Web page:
Good luck! Looking forward to hearing what you decide to do! 

Livewell

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Re: What would you do? Move your family to Europe, or stay home?
« Reply #35 on: November 29, 2016, 02:37:48 PM »
You're in a great position with just 2-3 years left to go, good for you!   This is indeed a first world problem.   I think without kids it's an obvious choice (go) but with kids there are a couple of things I'd consider.

I have young kids too and we have no family close by.   Just keep in mind that if you move away you will be the village taking care of them.   How often do your relatives help now?   Think about how much you rely on them - it's tough work raising kids under 5!

I would also caution that maybe it would be best to simply finish out the 2-3 years and then indulge your traveling itch.   Sounds like you have a great home base and a good job, if not inspiring.   Maybe there is a middle ground, for example do some of that traveling now and slow travel later like you say? 

Great that you and your wife are in sync - ultimately you two have to decide for yourself versus the internet :^)

Schaefer Light

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Re: What would you do? Move your family to Europe, or stay home?
« Reply #36 on: November 29, 2016, 02:38:39 PM »
Do they serve their beer warm or cold in Amsterdam?  For me, it would be very important to know the answer to this ;).

gaja

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Re: What would you do? Move your family to Europe, or stay home?
« Reply #37 on: November 29, 2016, 02:52:35 PM »
Have you included child care benefits in your calculations? In many European countries, anyone living and/or working there who has small children, will receive Money from the state to cover part of the expences. It is meant to combat child poverty, so there might be caps according to Income, but I don't know the system in detail. Also, it looks like the state funded child care facilities are cheaper than the private ones, so it might be an idea to register for the waiting list, unless your employer offers child care?

More info here: http://www.euraxess.nl/incoming-researchers/social-security-and-working-conditions/social-security-1/benefits/childcare-benefits

I can't imagine you'll need a car in Amsterdam, you should be fine with public transport and bikes. Train connections are also very good, and the nearby airports offer very cheap flights.

As to languages; both you and the kids will be immersed in different languages. Dutch is the official one, but you are very close to both France and French Belgium, and Germany, and Spain are only a train ride away. In addition, there are a lot of Arabic minorities in the Netherlands, so you could even find someone to teach them that language.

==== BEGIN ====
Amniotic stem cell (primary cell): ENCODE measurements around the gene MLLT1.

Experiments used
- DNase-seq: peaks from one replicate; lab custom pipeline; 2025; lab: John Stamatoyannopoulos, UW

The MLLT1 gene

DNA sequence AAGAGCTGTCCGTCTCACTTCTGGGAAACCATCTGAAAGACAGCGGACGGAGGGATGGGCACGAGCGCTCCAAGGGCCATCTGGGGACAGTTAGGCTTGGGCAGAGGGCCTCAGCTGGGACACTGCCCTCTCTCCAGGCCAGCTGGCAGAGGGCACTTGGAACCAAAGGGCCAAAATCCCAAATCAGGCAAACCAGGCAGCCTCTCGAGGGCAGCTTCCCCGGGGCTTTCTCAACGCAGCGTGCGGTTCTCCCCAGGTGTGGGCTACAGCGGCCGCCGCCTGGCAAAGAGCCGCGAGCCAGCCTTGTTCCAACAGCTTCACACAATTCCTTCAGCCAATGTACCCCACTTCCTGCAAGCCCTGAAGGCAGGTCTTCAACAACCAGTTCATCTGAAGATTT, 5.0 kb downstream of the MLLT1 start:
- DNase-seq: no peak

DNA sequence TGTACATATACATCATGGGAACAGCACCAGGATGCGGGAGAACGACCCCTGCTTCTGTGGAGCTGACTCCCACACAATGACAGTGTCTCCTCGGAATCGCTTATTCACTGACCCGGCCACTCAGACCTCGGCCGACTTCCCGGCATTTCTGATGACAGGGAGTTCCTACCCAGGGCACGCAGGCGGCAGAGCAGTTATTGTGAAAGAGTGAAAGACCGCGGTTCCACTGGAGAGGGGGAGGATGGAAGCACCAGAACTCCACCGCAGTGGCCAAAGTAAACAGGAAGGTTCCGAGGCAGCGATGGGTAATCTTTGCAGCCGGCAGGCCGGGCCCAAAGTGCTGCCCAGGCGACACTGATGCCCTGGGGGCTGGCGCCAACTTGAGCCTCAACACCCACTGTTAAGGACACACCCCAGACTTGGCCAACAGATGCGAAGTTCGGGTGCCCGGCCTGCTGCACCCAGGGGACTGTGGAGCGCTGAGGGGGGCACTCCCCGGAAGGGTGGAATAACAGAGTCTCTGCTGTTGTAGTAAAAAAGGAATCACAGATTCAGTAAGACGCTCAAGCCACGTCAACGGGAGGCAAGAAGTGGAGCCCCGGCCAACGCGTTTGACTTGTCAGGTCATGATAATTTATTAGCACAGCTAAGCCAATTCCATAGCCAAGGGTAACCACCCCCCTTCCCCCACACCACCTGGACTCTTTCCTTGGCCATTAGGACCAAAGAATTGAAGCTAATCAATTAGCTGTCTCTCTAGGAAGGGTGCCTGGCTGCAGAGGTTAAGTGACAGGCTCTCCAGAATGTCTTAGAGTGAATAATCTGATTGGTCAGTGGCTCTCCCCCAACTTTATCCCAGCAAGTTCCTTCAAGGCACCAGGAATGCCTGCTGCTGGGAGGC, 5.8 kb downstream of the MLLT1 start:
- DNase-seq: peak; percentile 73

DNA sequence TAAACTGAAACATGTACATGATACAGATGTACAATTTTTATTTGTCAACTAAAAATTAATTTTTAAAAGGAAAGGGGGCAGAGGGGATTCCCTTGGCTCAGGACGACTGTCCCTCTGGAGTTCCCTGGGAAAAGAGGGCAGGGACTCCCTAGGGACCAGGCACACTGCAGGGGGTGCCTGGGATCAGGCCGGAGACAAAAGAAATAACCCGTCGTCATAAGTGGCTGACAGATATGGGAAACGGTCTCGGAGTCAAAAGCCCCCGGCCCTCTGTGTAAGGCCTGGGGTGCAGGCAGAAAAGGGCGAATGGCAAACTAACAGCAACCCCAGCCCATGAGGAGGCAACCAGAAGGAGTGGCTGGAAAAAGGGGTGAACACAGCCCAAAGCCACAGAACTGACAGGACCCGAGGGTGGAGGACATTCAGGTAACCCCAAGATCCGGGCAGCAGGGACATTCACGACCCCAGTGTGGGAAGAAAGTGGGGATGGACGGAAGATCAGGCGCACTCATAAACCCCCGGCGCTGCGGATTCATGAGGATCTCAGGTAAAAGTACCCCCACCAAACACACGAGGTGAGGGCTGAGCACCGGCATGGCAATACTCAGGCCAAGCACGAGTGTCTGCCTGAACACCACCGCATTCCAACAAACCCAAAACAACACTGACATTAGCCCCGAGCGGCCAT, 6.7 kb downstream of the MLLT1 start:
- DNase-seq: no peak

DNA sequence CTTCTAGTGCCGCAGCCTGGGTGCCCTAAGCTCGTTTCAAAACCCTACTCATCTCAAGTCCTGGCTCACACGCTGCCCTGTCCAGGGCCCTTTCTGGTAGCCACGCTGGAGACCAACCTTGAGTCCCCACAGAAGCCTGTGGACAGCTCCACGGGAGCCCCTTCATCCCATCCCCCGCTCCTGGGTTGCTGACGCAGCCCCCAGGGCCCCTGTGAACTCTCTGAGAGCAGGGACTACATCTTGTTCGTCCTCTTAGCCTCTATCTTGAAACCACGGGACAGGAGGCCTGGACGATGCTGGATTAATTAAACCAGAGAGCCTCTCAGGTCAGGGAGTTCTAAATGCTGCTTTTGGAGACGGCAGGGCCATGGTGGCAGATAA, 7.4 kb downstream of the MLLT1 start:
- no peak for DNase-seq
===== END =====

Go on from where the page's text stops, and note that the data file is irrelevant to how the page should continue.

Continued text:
ruraljuror

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Re: What would you do? Move your family to Europe, or stay home?
« Reply #38 on: November 29, 2016, 03:08:54 PM »
I wouldn't think of my two years in Europe as extending my working career, rather it's getting paid to have some of the experiences you'd likely seek out during ER anyway.

Goldielocks

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Re: What would you do? Move your family to Europe, or stay home?
« Reply #39 on: November 30, 2016, 12:14:31 AM »
Go

Cons
- It is a significant pay cut that will likely result in the need to work around 5 more years rather than 2-3 in order to hit the 2.5% withdraw rate
- My 5 year old is in a Spanish immersion school that wouldn't be available to her once we return home
- Could potentially be a step back in career if I decide to, or am forced to work longer than expected
- We're very close with both my family and my wife's family, and we currently see them often (by choice) ;)


.Paycut does not matter much in the long run, just keep local costs of living down.
.Many parents quit immersion schools by grade 6 anyway.  Around here, there is about half that do so, they mainly start in to immersion schools as self selecting a perceived better school over the local one.    Learn german instead.   
.Step back in career is unlikely.   You are going to retire in less than seven years anyway.

.Family is a consideration, kids are older now, though, and you will return for teenage years.  They will visit you, etc.

Two items to consider
1) culture shock 6 months in, especially for your spouse.  It is normal but real.
2) transferring kids to a new school system is stressful.  For the parents.  Kids that age are amazing.

Go.  Just Go.


pbkmaine

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Re: What would you do? Move your family to Europe, or stay home?
« Reply #40 on: November 30, 2016, 03:17:50 AM »
I wouldn't think of my two years in Europe as extending my working career, rather it's getting paid to have some of the experiences you'd likely seek out during ER anyway.

This.

FLBiker

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Re: What would you do? Move your family to Europe, or stay home?
« Reply #41 on: November 30, 2016, 08:46:56 AM »
Personally, I'd do it, especially since you're already FIRE.  I spent my 20s living in England, Taiwan and China.  I'm sure I could have made more money in the US, but I have 0 regrets.  I really enjoy living in other countries (though it's admittedly not fun for everyone).  If it appeals to you, though, I'd absolutely do it.  You can always move back.

Poundwise

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Re: What would you do? Move your family to Europe, or stay home?
« Reply #42 on: November 30, 2016, 09:14:42 AM »
WRT the pay cut, do you think you could negotiate? If the pay is non-negotiable, they still might be able to find you housing, pay storage costs, or provide other perks.

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AMandM

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Re: What would you do? Move your family to Europe, or stay home?
« Reply #44 on: December 12, 2016, 08:34:50 PM »
OP, did you decide one way or the other?  I'm curious nosy!